As researchers, we have the responsibility to delve into the minds of the consumer and help them to overcome their desire to lie or say things they think the person wants to hear. A good researcher recognizes these deathtraps and is constantly on guard to prevent such behavior.

Too often, researchers themselves fall prey to groupthink or to designing research to verify pre-conceived notions or to pure risk reduction. Allowing these forces to dominate our research process leads to jaded research users who recognize the research limitation, even if they don’t recognize the cause. There are too many Simon Cowells in the world who disparage research because of the researchers, not because of the promise of the research art itself.

What do you think? Would love to hear your thoughts in the comments below.

The Best of Qualitative Research in 2010

Wrapping up 2010, we went back and took a look at the most read blog posts of 2010. Need a little reading? Want to be sure you are caught up on 2010 before you plunge headlong into 2011? Well, here you go. Drum-roll please.

10. Phone Call Declared Dead.  Online Research Comes Calling

9. 10 Tips for Moderating QualBoards

8. A Better Way to Combine Quantitative and Qualitative Research

7. Going Green with Online Qualitative Research

6. Easy Steps to Conducting Your First Online Qualitative Project

5. 3 Tips for Keeping Clients Engaged in a Bulletin Board

4. Are They Respondents or Participants?

3. Are Focus Group Facilities Dead?

2. Taco Bell Qual:  Fast, Cheap and Internal

1.  Advertising Creative Testing Using Mind Clouds

Are They Respondents or Participants?

What do we call those wonderful people who share their life story, their dreams and their failures with us? For most of my career, I have referred to them generically as “respondents.”  In fact, “respondents” has been a pretty universal term for these kind folks.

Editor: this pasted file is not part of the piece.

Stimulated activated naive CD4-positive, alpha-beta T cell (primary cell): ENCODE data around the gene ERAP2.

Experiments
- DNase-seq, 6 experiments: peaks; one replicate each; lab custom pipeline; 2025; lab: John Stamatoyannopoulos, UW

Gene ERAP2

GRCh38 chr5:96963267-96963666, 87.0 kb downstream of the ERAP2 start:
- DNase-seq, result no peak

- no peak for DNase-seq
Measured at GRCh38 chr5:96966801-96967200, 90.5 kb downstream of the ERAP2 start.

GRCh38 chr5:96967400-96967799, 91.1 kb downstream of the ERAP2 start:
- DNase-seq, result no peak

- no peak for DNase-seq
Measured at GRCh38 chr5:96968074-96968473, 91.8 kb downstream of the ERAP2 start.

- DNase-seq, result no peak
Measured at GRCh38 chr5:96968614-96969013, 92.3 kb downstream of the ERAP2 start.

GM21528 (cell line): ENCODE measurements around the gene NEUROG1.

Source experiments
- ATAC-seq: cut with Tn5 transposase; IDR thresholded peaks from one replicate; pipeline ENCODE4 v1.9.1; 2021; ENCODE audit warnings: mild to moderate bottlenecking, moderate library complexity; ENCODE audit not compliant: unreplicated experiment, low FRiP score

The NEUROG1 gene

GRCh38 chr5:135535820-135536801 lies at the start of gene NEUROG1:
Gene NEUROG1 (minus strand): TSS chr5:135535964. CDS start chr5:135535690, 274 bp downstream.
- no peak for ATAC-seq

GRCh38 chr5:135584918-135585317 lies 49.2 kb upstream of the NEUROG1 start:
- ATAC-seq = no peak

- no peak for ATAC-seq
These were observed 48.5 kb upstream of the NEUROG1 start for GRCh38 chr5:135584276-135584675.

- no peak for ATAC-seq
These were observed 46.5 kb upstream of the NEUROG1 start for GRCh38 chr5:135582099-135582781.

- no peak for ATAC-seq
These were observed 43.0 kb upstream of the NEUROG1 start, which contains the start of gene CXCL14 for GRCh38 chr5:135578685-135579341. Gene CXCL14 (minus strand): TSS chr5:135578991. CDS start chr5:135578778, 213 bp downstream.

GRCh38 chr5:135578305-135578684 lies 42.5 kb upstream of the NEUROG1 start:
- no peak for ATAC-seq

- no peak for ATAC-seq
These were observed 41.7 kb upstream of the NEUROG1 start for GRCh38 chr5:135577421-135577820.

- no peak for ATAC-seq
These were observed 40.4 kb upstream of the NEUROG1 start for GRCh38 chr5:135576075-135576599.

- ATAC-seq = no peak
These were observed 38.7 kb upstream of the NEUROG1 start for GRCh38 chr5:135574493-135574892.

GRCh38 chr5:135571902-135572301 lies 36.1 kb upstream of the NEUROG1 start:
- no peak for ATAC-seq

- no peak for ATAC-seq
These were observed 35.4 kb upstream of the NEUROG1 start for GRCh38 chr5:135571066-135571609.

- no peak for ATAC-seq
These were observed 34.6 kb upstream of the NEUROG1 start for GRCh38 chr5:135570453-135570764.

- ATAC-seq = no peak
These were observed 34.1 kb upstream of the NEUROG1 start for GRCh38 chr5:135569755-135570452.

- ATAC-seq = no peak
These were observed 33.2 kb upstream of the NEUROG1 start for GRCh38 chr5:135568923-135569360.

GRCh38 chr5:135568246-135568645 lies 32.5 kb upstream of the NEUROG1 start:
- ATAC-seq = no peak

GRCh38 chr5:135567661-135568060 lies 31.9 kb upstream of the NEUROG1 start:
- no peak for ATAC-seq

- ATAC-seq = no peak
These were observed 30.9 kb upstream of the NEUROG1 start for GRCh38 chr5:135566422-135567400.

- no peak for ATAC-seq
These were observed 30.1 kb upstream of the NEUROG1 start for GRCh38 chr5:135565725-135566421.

But over the past couple of years, I have begun to question that terminology. It seems to be a holdover from quantitative research where a researcher poses a question and the subject dutifully “responds” accordingly. This imagery seems somehow appropriate for quantitative survey research but strangely inappropriate for qualitative research.

In qualitative research, we engage in dialogue rather than a structured question-response format. In this limited sense, I suppose, “respondent” has always been a bit of a misnomer.

In today’s world of online qualitative research and the exploding array of methods available to us, the subjects are becoming more and more active. Nowadays, we typically ask them to have a dialogue with us over some period of time using a bulletin board focus group, webcam focus group or in doing mobile qualitative research. More than ever, we are even less likely to ask these research subjects to simply respond; we are much more likely to ask them to participate fully in research, which reveals much more about them than simple responses to a survey.

Finally, acknowledging our research subjects as “participants” is much more gratifying and respectful of them than referring to them as merely “respondents.” Pavlov’s dog was a respondent in the purest sense. These people who sometimes bare their souls should be considered something better. As for me, I’ll call them “participants.”  What about you? I would love to hear your thoughts in the comments below.

AMA Research Conference: Challenging Researchers to Be BOLD